Disaster on the Horizon
, written by Bob Cavnar, takes readers behind the scenes, explaining in detail how easily an environmental calamity such as BP’s Deepwater Horizon incident could occur when all parties involved are focused on earnings forecasts, profits and oil revenues.
Human health and the environment - life as we know it - take a back row seat to the debacle. Admission, of course, comes with a high price.
The book reveals explosive details involving the disaster, including BP’s inability to assume responsibility, the Obama administration and BP’s real $20 billion deal disguised as a clean-up fund, the untold risks of the top kill procedure, and collusion between the government and BP to conceal severity of the disaster.
With first-hand experience in the oil industry, himself being the miraculous survivor of a gas well fire in 1981, Cavnar takes readers into what will be, for many, uncharted territory regarding industry standards, oversight, or lack thereof, BP’s global influence dating back to its Anglo-Persian Oil Company days, and a combination of reckless and thoughtless acts, all fueled by greed.
Disaster on the Horizon
brings to light many under-publicized events leading up to, during, and after the tragedy. For instance, the fact that no company fire marshall was called in after the explosions; therefore, an early line of command was half-baked at best.
In the confusion of the night of the blowout, no one called a fire marshal in, and the vessels surrounding the rig started pouring tons of seawater on its decks with onboard water cannons. Daun Winslow, a Transocean executive who had been visiting the rig when the blowout occurred, was concerned about the Horizon’s stability and gave early instructions by radio to the firefighting vessels to put water only on the columns that supported the rig to keep them as cool as possible, and to avoid flooding the decks.
Cavnar then reveals one of the many bombshells in the book:
However, because there was no one on the scene who was really in charge, including the Coast Guard, that request was ignored. The private boats poured tons of water directly onto the decks, flooding the vessel and upsetting its stability. Over the next 36 hours, the rig listed farther and farther as the boats continued to flood it.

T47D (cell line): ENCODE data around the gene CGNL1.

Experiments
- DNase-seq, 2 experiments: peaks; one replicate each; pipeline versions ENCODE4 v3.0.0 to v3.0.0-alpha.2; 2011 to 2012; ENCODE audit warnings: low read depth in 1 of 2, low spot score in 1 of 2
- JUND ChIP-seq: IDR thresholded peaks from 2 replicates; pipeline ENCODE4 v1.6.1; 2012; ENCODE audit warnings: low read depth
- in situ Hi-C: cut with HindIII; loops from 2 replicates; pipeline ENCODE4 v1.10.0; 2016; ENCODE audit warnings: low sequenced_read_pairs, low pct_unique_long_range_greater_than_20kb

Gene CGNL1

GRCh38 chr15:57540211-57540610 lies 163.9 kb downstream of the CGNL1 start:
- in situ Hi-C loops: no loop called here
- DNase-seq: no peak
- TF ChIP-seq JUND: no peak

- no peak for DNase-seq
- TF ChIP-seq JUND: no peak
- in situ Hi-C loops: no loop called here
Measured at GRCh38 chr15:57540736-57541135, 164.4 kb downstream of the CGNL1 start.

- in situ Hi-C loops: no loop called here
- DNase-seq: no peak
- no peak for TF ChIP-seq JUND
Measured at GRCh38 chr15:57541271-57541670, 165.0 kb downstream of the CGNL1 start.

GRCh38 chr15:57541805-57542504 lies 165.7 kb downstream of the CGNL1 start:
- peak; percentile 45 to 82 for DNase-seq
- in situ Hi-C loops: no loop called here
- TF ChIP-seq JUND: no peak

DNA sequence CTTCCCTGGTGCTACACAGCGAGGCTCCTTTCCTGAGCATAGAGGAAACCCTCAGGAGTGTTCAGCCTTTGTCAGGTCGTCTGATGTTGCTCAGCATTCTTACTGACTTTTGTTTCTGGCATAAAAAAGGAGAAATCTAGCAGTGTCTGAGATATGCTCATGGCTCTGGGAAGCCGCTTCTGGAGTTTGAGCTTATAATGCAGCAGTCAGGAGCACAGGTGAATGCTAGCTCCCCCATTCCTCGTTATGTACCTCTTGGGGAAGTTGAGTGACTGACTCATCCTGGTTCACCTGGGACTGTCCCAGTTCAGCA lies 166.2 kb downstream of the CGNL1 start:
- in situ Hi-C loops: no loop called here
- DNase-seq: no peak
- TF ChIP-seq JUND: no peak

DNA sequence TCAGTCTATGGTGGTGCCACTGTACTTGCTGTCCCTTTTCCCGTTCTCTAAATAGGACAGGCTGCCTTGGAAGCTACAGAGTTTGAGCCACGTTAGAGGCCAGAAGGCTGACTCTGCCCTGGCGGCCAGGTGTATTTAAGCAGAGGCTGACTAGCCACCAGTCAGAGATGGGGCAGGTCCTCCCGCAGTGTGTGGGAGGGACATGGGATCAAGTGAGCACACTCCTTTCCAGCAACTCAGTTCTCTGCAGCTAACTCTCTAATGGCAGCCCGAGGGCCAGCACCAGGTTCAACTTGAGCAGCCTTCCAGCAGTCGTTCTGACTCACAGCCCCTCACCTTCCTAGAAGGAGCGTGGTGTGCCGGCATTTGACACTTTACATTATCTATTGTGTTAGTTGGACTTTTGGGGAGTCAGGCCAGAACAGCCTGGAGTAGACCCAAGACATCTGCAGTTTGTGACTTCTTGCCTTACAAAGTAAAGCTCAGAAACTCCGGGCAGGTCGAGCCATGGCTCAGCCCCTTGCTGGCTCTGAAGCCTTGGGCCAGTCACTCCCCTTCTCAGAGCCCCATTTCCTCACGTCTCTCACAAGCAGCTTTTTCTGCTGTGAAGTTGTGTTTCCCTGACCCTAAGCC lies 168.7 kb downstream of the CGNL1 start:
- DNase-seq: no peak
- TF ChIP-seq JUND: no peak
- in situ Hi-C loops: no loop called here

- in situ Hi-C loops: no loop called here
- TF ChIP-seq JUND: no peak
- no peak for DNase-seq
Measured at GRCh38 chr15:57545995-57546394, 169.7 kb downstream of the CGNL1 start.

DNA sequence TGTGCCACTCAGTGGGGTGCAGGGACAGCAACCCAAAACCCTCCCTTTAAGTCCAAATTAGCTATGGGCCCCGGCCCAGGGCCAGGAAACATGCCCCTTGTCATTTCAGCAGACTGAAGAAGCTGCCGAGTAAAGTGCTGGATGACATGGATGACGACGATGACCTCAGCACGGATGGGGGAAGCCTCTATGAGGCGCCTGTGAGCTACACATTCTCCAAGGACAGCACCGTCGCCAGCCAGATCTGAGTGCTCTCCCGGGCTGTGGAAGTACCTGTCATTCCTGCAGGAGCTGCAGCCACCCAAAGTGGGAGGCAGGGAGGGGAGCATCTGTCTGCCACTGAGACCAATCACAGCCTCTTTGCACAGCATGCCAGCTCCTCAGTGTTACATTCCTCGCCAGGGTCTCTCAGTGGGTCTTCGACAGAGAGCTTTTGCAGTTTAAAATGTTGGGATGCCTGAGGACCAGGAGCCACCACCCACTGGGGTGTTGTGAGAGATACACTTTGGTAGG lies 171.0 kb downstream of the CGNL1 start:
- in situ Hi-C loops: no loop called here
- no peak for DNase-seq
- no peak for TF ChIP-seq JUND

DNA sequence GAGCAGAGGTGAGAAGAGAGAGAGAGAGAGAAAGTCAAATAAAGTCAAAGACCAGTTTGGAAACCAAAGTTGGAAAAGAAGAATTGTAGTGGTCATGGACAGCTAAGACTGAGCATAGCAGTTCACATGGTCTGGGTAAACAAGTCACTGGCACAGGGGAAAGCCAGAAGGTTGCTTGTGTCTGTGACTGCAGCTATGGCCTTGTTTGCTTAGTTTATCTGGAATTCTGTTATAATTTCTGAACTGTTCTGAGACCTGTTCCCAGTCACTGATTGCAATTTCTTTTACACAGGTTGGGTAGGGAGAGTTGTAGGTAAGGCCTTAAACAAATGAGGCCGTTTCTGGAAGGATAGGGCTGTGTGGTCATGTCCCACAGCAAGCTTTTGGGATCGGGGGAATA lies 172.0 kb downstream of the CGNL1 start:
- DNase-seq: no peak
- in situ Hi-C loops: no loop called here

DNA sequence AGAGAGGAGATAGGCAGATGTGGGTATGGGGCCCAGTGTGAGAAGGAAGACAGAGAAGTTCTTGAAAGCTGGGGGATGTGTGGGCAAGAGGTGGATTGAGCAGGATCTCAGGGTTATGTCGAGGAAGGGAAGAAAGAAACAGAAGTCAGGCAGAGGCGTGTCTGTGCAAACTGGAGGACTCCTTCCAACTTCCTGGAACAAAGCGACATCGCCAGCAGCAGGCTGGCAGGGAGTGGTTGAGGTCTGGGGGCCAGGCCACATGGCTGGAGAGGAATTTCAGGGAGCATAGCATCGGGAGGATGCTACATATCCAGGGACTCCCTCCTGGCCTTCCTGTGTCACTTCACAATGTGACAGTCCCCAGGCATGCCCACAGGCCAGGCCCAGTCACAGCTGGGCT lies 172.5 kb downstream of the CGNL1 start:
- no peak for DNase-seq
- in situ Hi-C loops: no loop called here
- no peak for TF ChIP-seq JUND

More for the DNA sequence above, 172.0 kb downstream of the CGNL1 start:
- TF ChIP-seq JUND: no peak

The rig sank on the afternoon of April 22, taking the riser connecting the rig to the well with it. Most of us have seen, at least in part, the ensuing result
Writing about the recently lifted moratorium on off-shore drilling, Cavnar sheds some light on the oil industry’s self-professed unfair treatment the moratorium created for them and the results it would create:
For messaging, industry lobbyists and CEOs pulled out the usual weapon of choice: employment. Drilling contractors threatened to pull their floating rigs out of the Gulf, firing thousands. Service companies threatened the same. Bobby Jindal, governor of Louisiana, even held a political rally (the unofficial kickoff, it seemed, for his 2012 presidential campaign) using worried oil field workers as props.
The real problem, however, really wasn’t about worried oil field workers joining the ranks of record-setting unemployed, numbers the likes of which this nation has never seen. Instead, Cavnar points out the hypocrisy of the oil industry’s double-speak over employment:
The problem of employment during the moratorium is certainly real; however, it is made worse by the very companies that are complaining about it. For example, drilling companies almost always flag their rigs in foreign countries, such as the Marshall Islands or Panama. The Marshall Islands lists 2,200 vessels under its registry; of those, 117 are MODUs (mobile offshore drilling units).
Cavnar easily connects the dots for the reader as he continues:
The reasons? There are many -- including safety inspection requirements; the ability to contract for a facility inspector of choice; lax wage, employment, and staffing requirements; and avoidance of US taxes. If these rigs were flagged in the United States, these requirements would be more stringent -- but most important, they would be required to have a crew made up of at least 75 percent Americans.
Then, final food for thought on the oil industry’s concern over unemployed Americans:
If the rig moved to foreign waters, the jobs would go with it. As it is now, the drilling company can fire the American crew, hire cheaper labor where they go, and then complain publicly about how the US government caused lost jobs.
Even as an industry insider - and to his credit - Cavnar presents to the reader a relatively level playing field in terms of failed politics and oil industry motives. The resulting hypocrisy may be uncomfortable for some readers.
Disaster on the Horizon
is one of the first books to come on scene about America’s greatest environmental disaster in its history. Cavnar explains to us that, unless we as a society change our ways - including lifestyles, critical oversight of the petroleum industry, and the political election process - history is doomed to repeat itself.
The publish date for Disaster on the Horizon is November 1 and is published by Chelsea Green Publishing